Farm Ireland

Monday 20 November 2017

South sees best of strengthened grain prices as increased stocks drawn due to cold spell

Caitriona Murphy

Caitriona Murphy

Grain prices strengthened last week as the cold spell increased the amount of grain being drawn down from stocks.

The continued strengthening of the US dollar against the euro has increased the competitiveness of EU grain on international markets.

Wheat prices ranged from €123-€127/t before the weekend, with the strongest prices being paid in the south of the country. Barley was traded at prices of €113/t to €117/t.

Higher than expected demand for barley means that the carry-over of barley stocks into the new crop harvest will now be minimal. However, wheat stocks are higher and will result in some carry-over.

Any delay in the 2010 harvest would see stock reduced by 12,000-14,000t for every week delayed and grain experts say crop development from now on will be a major factor in determining price for both old and new crop grain.

The level of spring sowings is still a source of debate, with trade sources predicting a 30pc (52,000ha) reduction in spring barley area, while the IFA estimates a fall of 20-25pc (35,000-43,000ha). Overall wheat sowings have increased marginally, while the oats area is expected to be down.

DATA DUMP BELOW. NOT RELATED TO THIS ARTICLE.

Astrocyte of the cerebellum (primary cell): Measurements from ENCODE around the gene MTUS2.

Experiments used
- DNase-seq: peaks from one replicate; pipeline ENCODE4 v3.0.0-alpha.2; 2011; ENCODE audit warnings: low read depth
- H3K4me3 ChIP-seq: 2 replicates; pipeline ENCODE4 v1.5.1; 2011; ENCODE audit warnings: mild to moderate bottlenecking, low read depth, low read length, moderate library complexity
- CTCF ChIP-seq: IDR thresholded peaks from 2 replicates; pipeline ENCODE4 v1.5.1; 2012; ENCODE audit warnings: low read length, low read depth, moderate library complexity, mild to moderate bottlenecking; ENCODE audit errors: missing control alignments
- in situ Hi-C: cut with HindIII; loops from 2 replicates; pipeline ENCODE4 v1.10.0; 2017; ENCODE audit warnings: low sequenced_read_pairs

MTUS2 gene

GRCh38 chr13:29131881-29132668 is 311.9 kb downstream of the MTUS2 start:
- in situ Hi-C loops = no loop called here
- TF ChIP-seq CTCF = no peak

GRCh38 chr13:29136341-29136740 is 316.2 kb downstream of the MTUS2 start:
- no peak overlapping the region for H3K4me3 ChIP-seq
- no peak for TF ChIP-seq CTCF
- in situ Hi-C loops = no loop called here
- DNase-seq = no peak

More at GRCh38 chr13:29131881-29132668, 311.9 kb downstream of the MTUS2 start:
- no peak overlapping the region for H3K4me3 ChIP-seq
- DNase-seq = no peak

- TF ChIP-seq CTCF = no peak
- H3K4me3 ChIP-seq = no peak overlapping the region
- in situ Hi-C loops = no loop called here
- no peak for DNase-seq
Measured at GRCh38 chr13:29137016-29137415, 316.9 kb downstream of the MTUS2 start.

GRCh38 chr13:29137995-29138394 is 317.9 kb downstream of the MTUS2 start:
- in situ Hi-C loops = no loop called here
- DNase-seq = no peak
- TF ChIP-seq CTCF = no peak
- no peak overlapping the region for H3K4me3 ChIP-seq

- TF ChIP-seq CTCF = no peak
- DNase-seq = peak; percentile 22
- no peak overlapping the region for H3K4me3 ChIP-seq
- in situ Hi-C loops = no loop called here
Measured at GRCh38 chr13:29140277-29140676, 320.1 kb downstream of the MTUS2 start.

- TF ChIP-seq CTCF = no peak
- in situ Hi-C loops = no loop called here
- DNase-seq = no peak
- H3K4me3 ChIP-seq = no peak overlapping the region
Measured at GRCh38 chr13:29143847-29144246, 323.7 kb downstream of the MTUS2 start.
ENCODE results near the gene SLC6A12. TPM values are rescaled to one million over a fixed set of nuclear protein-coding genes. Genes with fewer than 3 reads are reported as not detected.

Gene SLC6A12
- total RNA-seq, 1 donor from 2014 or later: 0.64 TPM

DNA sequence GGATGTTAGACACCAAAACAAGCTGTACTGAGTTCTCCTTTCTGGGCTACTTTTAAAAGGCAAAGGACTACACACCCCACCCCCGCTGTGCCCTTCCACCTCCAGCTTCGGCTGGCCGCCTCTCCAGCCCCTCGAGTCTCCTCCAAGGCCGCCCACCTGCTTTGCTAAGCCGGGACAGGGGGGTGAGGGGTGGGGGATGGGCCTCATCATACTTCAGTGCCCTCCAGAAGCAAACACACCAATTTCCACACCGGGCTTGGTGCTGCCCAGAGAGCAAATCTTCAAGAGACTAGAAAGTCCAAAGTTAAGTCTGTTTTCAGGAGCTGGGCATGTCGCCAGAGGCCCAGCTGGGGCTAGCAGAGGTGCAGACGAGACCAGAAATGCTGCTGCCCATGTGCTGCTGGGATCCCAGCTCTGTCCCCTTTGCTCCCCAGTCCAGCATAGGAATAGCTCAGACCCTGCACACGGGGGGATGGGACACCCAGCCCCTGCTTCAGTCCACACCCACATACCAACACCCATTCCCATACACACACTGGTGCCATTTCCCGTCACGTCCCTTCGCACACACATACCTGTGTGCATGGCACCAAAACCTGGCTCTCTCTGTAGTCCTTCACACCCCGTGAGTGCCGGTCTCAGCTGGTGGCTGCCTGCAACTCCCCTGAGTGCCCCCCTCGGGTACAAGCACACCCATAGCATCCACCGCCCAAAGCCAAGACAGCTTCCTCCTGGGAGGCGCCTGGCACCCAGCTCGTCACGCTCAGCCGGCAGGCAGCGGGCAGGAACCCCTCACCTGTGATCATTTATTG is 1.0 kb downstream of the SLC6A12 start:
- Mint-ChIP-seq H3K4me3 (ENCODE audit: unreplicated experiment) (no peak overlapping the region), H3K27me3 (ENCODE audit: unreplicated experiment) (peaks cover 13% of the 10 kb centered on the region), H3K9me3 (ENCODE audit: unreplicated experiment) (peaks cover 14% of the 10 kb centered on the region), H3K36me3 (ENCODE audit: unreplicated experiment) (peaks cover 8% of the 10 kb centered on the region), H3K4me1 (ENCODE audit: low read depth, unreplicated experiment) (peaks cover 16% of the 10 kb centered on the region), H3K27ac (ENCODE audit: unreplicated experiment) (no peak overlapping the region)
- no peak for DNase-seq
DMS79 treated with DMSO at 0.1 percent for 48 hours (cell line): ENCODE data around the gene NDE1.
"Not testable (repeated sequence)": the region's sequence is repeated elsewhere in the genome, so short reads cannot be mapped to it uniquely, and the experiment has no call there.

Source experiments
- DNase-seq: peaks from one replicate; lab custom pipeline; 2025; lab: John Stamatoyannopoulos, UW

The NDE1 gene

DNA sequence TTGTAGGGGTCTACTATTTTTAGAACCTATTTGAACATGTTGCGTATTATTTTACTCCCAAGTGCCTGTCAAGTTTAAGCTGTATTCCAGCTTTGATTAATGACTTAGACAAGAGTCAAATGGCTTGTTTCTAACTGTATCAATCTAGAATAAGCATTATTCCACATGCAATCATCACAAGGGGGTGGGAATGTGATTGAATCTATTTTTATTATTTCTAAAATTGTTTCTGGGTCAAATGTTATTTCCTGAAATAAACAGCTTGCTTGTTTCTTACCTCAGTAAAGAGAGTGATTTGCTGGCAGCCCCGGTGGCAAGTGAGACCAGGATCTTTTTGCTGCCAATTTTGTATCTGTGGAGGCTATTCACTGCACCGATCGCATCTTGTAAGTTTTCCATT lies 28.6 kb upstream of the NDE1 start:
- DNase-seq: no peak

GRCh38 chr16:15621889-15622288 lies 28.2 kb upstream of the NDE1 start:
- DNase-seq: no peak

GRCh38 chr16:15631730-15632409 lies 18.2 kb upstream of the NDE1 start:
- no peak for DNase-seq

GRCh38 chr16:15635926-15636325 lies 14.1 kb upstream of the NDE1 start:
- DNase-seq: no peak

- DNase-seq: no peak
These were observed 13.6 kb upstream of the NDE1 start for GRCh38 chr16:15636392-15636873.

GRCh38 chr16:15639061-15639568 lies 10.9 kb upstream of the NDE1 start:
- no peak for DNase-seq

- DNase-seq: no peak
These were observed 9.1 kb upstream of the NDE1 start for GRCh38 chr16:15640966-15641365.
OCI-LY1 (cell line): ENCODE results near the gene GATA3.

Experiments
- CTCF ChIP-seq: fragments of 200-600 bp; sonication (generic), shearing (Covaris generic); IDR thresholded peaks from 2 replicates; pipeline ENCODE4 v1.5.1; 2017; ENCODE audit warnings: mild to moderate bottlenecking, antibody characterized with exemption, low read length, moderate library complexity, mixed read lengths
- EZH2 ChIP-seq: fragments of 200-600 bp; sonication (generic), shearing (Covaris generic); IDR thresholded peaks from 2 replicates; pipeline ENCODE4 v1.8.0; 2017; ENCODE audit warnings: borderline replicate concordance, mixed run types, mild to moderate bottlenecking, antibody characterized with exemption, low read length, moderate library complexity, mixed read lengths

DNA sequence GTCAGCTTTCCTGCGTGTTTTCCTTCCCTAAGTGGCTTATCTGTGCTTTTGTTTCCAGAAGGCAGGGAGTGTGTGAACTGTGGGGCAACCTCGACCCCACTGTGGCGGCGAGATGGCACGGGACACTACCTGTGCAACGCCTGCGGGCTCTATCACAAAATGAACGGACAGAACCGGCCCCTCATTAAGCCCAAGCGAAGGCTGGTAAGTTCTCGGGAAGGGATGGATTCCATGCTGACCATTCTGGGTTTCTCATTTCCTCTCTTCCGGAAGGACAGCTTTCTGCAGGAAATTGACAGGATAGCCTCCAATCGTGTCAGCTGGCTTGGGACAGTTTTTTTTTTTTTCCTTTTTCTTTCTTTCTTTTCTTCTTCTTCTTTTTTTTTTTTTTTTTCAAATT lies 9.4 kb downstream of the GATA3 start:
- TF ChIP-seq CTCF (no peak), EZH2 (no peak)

There is evidence that some grain growers have switched to alternative crops, such as oilseed rape, peas and beans, but a considerable land area is set to be sown to grass or left fallow.

Meanwhile, extreme cold weather across the EU has delayed sowings in the northern region, while heavy rains affected sowings in the Iberian Peninsula.

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In Germany, grain production is expected to fall by 3.9m tonnes to about 46m tonnes as a result of the continued cold winter.

Cold weather in the Ukraine has delayed spring sowings and over 340,000ha of winter crops will have to be re-sown due to winter kill and insufficient plant stands.

Russian grain production is also expected to fall by 10pc to under 90m tonnes due to the late spring and winter kill.

Irish Independent